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Dior is under investigation for labor exploitation

According to the investigation, bags were produced for 53 euros

Dior is under investigation for labor exploitation According to the investigation, bags were produced for 53 euros

The issue of luxury outsourcing returns. Following investigations into Alviero Martini srl and Giorgio Armani Operations srl, the Milan Court has opened an investigation into another brand: Manufactures Dior srl, the Italian production branch of the French giant Dior. Milanese magistrates, coordinated by prosecutors Paolo Storari and Luisa Baima Bollone, accuse the company of failing to prevent and curb labor exploitation in the production cycle, with the aim of maximizing profits by saving on labor costs, employee safety, and fiscal procedures. Dior bags, sold in stores for 2,600 euros, cost the French giant only 53 euros. They were produced by exploited Chinese workers in factories located in the Milan and Brianza areas. Manufactures Dior srl allegedly facilitated these exploitation dynamics by failing to verify compliance with labor regulations. The judicial administration ordered by the Court aims to rectify these relationships with supplier companies and their subcontractors.

The investigations, which began in March 2024, involved four factories. In particular, two companies active in the production of leather goods: Pelletterie Elisabetta Yang and New Leather srl. In these warehouses, the police would have found workers in Victorian factory conditions. In a factory in Opera, near Milan, the carabinieri found 17 Chinese and 5 Filipino workers, working among solvents and flammable glues, on tampered machines to increase productivity. The workers, many without regular contracts, lived in the warehouse, where there was a kitchenette, seven sleeping rooms, and two bathrooms in precarious sanitary conditions. In Cesano Maderno, three workers even tried to escape upon the arrival of the carabinieri but were stopped. Here too, the working conditions were precarious, with workers instructed to lie in case of inspections. Work activities were in full swing from 6:30 in the morning until late at night, holidays included. According to the ordinance, these are not isolated incidents but rather a well-established production system, in place for decades. Outsourcing the production processes allowed costs to be cut by not paying contributory, salary, and tax charges. In total, 32 workers were found, 7 of whom were off the books and 2 illegal, with wages below minimum thresholds, in unhealthy and unauthorized environments, without safety devices to protect workers from chemical agents.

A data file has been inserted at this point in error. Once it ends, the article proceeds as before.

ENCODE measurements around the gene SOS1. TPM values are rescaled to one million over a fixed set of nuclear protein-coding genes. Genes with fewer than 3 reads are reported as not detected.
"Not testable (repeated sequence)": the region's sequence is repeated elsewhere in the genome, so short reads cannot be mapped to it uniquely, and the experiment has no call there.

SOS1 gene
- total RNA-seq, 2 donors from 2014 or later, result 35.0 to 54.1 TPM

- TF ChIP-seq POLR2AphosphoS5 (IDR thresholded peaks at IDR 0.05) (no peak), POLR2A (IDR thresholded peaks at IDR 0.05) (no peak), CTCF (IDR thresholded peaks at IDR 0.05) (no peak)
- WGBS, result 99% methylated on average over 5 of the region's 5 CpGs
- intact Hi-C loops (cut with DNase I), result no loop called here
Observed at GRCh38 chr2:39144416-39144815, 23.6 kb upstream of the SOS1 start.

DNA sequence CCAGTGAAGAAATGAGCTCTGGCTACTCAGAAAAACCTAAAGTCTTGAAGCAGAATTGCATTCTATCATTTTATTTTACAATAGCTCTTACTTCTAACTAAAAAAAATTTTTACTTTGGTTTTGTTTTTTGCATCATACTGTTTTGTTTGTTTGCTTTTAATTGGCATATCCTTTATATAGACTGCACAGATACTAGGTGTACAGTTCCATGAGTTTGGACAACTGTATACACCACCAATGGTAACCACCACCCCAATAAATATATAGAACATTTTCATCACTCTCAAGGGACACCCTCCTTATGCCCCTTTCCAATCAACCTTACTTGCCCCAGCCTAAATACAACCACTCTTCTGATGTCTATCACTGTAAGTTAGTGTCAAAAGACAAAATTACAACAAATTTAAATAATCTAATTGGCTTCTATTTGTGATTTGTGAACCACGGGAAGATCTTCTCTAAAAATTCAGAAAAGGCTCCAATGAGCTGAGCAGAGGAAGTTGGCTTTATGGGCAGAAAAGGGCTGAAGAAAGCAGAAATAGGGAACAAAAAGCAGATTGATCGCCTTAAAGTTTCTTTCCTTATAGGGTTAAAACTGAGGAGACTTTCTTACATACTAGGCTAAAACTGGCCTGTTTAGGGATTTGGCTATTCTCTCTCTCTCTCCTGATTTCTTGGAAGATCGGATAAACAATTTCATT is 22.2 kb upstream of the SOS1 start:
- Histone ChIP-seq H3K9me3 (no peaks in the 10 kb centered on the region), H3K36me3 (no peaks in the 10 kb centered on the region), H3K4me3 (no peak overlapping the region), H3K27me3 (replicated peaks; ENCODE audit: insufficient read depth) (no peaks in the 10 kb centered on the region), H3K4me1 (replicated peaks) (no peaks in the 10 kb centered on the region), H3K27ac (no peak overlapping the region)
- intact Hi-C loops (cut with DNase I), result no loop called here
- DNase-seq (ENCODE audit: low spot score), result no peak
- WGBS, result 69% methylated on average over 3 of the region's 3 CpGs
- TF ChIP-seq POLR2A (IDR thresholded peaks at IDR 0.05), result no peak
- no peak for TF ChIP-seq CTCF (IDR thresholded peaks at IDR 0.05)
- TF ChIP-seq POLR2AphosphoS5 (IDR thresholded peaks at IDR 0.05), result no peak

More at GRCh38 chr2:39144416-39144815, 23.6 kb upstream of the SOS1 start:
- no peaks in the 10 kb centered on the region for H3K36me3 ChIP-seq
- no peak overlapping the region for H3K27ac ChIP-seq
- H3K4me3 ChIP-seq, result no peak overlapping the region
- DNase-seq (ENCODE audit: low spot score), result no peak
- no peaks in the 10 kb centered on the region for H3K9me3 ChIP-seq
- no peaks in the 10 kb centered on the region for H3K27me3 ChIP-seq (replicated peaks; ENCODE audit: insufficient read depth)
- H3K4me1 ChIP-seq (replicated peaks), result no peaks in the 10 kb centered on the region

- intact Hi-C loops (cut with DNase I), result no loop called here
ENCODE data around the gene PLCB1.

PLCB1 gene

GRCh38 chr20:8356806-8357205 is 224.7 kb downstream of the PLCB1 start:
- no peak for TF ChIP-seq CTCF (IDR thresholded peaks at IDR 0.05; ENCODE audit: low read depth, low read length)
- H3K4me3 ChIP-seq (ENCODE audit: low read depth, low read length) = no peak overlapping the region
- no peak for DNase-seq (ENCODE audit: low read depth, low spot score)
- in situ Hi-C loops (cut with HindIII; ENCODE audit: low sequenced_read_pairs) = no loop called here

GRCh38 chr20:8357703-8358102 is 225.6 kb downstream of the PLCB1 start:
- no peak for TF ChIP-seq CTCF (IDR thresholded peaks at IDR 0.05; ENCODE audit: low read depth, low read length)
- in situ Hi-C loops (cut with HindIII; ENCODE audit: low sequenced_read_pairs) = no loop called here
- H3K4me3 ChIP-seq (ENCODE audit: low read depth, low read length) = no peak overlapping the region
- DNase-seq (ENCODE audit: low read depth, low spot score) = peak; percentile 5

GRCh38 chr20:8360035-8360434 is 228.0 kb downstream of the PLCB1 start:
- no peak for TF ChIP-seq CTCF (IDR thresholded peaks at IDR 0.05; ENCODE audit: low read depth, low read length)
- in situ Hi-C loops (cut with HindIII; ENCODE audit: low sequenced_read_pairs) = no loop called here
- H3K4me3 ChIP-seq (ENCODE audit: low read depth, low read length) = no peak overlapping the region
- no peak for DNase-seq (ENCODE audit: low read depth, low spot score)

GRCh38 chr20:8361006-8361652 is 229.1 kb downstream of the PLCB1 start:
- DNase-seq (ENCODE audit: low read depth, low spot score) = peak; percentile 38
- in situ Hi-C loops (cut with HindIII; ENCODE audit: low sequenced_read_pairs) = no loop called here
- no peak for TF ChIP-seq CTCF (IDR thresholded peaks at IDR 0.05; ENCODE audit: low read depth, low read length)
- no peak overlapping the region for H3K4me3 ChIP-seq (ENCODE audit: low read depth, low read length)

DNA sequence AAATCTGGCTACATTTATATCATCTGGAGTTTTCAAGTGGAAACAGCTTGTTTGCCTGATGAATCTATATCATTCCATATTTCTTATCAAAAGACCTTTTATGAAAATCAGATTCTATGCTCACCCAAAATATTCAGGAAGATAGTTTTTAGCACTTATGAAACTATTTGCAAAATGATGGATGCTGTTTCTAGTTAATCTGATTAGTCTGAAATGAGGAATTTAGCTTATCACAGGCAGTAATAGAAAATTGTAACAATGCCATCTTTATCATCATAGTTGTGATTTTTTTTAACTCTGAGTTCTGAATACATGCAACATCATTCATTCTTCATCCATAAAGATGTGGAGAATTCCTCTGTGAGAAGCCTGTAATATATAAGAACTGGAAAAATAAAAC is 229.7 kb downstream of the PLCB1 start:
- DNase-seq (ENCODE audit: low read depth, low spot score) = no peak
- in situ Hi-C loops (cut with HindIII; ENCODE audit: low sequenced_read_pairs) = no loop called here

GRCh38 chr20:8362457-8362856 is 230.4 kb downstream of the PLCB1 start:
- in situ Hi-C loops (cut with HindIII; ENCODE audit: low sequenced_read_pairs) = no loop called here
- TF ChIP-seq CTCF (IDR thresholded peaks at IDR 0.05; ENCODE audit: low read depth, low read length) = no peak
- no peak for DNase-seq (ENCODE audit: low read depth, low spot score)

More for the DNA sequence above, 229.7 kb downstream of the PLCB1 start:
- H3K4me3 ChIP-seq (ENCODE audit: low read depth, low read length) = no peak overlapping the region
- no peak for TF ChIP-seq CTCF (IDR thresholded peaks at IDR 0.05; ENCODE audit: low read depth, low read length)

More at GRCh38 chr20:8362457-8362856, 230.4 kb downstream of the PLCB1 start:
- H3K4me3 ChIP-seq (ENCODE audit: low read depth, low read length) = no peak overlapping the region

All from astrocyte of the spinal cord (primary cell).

According to the judges, Manufactures Dior did not verify the actual entrepreneurial capacity of the contracting companies, proving inadequate in controlling production processes. Five owners of the workshops were also investigated for gangmastering, building abuses, and nonexistent invoices. The fines imposed amount to 138,000 euros, with administrative sanctions totaling 68,500 euros and the suspension of activity for the four subcontracting companies. Following these investigations, the president of the Milan Court, Fabio Roia, suggested the initiation of a discussion table on the fashion sector, similar to that for the logistics sector. The goal is to sign a protocol with the Milan Prefecture, the labor inspectorate, and sector operators to stop labor exploitation in the fashion sector. The investigations show that these are not isolated episodes but systemic exploitation practices, requiring systemic interventions to be eradicated.